Whether you are thinking about further education or not, ultimately the final destination will be the workplace. Going to university or even doing a master’s degree or PhD, all ultimately serve to help you in your working life. But, unless you need that qualification for your career (as some do), is going to university just an expensive waste of time? Perhaps you might be better off getting your career started right away with an apprenticeship?
University education isn’t a bad thing, and many people enjoy the experience just for the learning itself – a reason why many mature students opt to return to studying later in life. But is it the best way to get a good career?
For years young people have been told that the smart move for a good career is to go to university, and it is hard to ignore the advice that may be coming from your parents, peers, or even teachers. But how do you know about the alternatives if you never look? If everyone is reading from the same sheet, how can you ever know if they are right or wrong?
Apprenticeship statistics are certainly helping to test the theory that university is always the best move for bright college-leavers looking for a good career. With an ever-increasing number of apprenticeships available in a variety of sectors, apprenticeships are a genuinely viable alternative to university for getting your career started.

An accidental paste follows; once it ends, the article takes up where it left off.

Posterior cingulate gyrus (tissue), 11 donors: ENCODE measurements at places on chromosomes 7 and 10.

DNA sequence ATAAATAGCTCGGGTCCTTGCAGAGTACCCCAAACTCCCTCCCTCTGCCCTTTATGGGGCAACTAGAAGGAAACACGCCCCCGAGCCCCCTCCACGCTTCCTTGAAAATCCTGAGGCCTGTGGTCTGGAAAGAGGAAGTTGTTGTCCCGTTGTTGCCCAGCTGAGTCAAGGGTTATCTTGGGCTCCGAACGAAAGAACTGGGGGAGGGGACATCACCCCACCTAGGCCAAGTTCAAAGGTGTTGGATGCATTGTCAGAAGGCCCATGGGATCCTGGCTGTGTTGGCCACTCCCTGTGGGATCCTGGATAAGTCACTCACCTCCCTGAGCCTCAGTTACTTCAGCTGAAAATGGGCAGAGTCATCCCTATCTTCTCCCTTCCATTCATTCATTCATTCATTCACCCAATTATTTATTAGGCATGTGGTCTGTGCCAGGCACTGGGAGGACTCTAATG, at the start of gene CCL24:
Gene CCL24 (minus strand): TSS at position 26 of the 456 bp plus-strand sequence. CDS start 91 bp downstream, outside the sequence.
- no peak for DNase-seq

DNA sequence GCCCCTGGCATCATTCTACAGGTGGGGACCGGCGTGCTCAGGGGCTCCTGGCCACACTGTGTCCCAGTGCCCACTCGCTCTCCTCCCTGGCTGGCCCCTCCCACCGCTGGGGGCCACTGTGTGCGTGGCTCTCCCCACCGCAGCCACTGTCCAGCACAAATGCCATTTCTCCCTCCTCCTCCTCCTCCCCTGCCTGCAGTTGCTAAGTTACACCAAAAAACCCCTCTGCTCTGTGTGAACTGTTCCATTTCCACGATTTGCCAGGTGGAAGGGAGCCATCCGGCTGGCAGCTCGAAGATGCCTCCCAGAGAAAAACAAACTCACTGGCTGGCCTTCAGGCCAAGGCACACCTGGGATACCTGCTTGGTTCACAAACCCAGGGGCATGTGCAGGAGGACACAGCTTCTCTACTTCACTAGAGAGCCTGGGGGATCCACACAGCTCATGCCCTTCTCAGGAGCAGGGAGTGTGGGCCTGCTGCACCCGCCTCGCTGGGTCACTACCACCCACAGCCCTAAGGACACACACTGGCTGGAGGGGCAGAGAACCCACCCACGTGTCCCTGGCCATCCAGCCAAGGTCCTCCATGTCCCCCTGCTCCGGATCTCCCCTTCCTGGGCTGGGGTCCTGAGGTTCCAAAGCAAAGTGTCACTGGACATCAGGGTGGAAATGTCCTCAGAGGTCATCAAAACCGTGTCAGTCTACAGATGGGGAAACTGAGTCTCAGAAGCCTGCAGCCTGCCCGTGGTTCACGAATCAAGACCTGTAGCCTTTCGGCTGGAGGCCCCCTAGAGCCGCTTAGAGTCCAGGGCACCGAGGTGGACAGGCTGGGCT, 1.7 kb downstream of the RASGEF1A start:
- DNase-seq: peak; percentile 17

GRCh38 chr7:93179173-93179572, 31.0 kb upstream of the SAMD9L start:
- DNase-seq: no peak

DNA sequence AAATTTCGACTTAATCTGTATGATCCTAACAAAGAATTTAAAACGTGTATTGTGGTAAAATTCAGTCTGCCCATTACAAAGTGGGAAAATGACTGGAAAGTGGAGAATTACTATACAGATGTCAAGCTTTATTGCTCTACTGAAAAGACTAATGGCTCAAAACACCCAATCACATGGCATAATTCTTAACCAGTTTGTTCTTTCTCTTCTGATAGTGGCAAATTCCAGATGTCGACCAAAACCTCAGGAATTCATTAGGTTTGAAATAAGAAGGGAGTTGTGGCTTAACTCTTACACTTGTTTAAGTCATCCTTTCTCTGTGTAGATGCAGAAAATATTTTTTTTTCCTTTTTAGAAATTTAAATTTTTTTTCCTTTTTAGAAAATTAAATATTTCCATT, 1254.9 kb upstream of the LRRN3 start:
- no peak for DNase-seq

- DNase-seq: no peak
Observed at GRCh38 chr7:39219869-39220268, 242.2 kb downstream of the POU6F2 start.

Putting things into perspective, apprenticeships offer you on-the-job training and experience, a wage, and a qualification, and if you work hard and show dedication you can end up with a permanent job. University offers a qualification and some extra study in a certain discipline – but for this you have to pay thousands in tuition fees, and there is no guarantee of a great job at the end. Of course, an apprenticeship does not ‘guarantee’ a job either (you can mess it up!), but at least if you have a foot in the door at a company you have the chance to impress, right?
Apprenticeships are a great option for those who have a good idea what they want to do in their career. Offering direct training and experience rather than theory, an apprenticeship also gives you the chance to network in your chosen career. Some people prefer the hands-on experience that an apprenticeship offers too.
With openings in areas from accountancy to law and business, to more hands-on roles like engineering and brick-laying, there is plenty of choice out there for those willing to look. Companies are also seeing the benefits of employing apprentices, since they are able to train young people to do a job before any bad habits creep in from elsewhere. By understanding what employers want from apprentices you can also improve your chances of getting the one you want.
With the apprenticeship levy on its way it looks like apprenticeship numbers are going to continue rising, which can only mean more opportunities for young people to get their careers started right away – without the debts!
Of course, university is great for many young people, but why not at least check what apprenticeships are available where you live – after all, it never hurts to be informed, does it?